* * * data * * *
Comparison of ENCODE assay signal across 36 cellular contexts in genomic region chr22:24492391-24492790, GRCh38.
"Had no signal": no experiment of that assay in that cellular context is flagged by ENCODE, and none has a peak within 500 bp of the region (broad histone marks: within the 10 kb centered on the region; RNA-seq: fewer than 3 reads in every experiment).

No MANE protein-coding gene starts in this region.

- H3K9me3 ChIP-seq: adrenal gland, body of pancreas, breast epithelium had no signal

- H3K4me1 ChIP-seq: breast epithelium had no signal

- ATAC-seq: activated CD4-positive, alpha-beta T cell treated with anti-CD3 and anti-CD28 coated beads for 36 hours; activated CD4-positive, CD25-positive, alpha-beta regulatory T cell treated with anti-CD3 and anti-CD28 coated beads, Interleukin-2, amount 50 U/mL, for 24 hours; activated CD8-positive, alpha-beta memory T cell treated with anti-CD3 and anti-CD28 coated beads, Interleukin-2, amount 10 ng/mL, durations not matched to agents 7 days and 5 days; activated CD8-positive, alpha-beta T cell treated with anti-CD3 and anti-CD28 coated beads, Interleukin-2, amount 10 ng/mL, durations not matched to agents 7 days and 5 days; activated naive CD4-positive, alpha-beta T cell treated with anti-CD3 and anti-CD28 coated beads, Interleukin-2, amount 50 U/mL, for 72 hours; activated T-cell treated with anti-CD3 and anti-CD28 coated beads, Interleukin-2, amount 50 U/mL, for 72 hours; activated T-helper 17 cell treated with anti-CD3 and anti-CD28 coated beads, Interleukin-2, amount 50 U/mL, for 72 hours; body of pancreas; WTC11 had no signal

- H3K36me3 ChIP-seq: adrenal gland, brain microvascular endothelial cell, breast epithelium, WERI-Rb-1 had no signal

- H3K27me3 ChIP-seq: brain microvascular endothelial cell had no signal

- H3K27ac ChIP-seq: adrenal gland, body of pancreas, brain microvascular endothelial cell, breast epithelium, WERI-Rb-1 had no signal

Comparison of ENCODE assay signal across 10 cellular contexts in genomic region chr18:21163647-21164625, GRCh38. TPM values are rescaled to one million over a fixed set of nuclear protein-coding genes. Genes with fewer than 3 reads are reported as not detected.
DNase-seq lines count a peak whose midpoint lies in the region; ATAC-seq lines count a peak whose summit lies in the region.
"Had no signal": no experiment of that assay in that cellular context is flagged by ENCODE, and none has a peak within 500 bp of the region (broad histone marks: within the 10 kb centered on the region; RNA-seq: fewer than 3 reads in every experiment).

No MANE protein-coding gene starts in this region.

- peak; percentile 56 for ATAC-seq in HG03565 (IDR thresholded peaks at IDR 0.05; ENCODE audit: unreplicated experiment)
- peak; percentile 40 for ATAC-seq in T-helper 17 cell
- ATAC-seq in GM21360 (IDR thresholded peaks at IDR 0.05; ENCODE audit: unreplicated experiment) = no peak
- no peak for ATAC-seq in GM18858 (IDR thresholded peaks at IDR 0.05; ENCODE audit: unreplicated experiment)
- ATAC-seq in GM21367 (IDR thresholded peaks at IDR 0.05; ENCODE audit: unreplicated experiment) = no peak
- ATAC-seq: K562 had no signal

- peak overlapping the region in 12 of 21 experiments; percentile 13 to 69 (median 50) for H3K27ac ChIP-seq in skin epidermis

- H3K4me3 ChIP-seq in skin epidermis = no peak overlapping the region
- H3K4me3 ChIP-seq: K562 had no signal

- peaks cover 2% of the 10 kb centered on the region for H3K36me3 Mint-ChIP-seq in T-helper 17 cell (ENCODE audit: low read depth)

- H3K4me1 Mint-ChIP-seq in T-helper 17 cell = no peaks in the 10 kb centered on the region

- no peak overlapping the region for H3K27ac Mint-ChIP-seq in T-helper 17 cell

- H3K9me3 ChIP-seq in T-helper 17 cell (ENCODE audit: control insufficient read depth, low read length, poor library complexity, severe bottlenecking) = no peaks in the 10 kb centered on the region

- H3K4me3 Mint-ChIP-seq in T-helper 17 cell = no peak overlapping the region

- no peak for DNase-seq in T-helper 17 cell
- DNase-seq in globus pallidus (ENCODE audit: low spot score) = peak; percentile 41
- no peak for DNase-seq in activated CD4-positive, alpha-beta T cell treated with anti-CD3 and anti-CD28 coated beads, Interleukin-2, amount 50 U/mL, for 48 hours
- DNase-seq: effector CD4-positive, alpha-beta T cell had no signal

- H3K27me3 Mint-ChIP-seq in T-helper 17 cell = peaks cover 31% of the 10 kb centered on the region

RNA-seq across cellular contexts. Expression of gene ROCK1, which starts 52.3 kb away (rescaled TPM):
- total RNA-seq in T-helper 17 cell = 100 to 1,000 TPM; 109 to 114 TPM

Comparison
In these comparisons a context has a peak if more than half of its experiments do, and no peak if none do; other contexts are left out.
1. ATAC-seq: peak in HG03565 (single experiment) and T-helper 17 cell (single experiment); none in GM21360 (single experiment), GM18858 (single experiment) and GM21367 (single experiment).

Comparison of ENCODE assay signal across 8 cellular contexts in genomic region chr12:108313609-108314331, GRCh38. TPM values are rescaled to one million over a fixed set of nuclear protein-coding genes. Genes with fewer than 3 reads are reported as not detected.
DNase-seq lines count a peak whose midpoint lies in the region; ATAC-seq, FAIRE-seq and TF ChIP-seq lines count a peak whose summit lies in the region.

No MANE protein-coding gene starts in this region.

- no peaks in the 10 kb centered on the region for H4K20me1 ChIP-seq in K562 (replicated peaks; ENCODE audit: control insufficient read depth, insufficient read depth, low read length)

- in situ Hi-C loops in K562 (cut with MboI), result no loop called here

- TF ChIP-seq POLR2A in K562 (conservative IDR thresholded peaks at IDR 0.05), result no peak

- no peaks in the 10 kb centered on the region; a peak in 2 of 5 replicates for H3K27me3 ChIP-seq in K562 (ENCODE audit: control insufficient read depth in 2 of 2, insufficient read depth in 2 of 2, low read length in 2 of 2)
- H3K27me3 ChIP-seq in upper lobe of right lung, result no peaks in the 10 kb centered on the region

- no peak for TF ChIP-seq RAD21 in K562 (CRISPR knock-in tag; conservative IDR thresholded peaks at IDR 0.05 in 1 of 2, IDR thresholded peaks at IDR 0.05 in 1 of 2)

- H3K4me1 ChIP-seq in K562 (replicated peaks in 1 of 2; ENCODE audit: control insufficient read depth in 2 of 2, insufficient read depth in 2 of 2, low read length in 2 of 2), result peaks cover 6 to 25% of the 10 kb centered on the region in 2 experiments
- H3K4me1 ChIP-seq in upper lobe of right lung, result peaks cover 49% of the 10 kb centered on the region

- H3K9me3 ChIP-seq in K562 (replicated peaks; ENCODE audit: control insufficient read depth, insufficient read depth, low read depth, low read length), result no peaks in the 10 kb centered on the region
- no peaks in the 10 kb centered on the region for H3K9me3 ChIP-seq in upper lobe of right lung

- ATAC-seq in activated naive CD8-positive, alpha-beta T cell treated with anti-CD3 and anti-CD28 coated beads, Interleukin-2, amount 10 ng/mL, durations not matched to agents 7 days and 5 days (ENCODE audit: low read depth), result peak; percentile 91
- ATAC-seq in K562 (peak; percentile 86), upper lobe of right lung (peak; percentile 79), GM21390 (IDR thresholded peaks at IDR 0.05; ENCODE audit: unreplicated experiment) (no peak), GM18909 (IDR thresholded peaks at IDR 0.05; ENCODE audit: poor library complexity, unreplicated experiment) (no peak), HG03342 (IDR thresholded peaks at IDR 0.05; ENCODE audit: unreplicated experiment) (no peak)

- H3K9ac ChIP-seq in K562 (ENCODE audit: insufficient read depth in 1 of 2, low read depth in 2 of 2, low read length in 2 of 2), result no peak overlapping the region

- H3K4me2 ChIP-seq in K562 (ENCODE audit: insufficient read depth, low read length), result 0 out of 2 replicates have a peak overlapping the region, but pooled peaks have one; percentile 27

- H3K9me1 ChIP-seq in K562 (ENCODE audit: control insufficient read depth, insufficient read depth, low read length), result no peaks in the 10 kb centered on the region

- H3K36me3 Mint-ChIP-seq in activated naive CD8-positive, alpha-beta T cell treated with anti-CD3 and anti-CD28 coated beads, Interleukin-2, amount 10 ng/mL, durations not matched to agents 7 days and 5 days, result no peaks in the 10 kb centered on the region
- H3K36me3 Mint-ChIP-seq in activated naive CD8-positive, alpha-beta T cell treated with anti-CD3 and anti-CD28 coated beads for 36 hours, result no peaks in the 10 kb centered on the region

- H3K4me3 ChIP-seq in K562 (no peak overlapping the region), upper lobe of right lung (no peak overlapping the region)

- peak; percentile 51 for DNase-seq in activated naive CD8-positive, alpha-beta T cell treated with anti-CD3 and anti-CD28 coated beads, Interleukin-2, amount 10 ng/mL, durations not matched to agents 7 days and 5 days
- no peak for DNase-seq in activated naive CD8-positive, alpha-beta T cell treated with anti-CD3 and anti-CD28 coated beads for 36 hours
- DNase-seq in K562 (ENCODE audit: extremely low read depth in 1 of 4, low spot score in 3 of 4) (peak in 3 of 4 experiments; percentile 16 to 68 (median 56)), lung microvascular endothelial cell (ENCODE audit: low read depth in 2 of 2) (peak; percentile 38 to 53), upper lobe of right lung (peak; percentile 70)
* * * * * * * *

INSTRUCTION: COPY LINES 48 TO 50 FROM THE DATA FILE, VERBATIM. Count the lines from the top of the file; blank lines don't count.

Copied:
- H3K4me1 ChIP-seq in upper lobe of right lung, result peaks cover 49% of the 10 kb centered on the region

- H3K9me3 ChIP-seq in K562 (replicated peaks; ENCODE audit: control insufficient read depth, insufficient read depth, low read depth, low read length), result no peaks in the 10 kb centered on the region
- no peaks in the 10 kb centered on the region for H3K9me3 ChIP-seq in upper lobe of right lung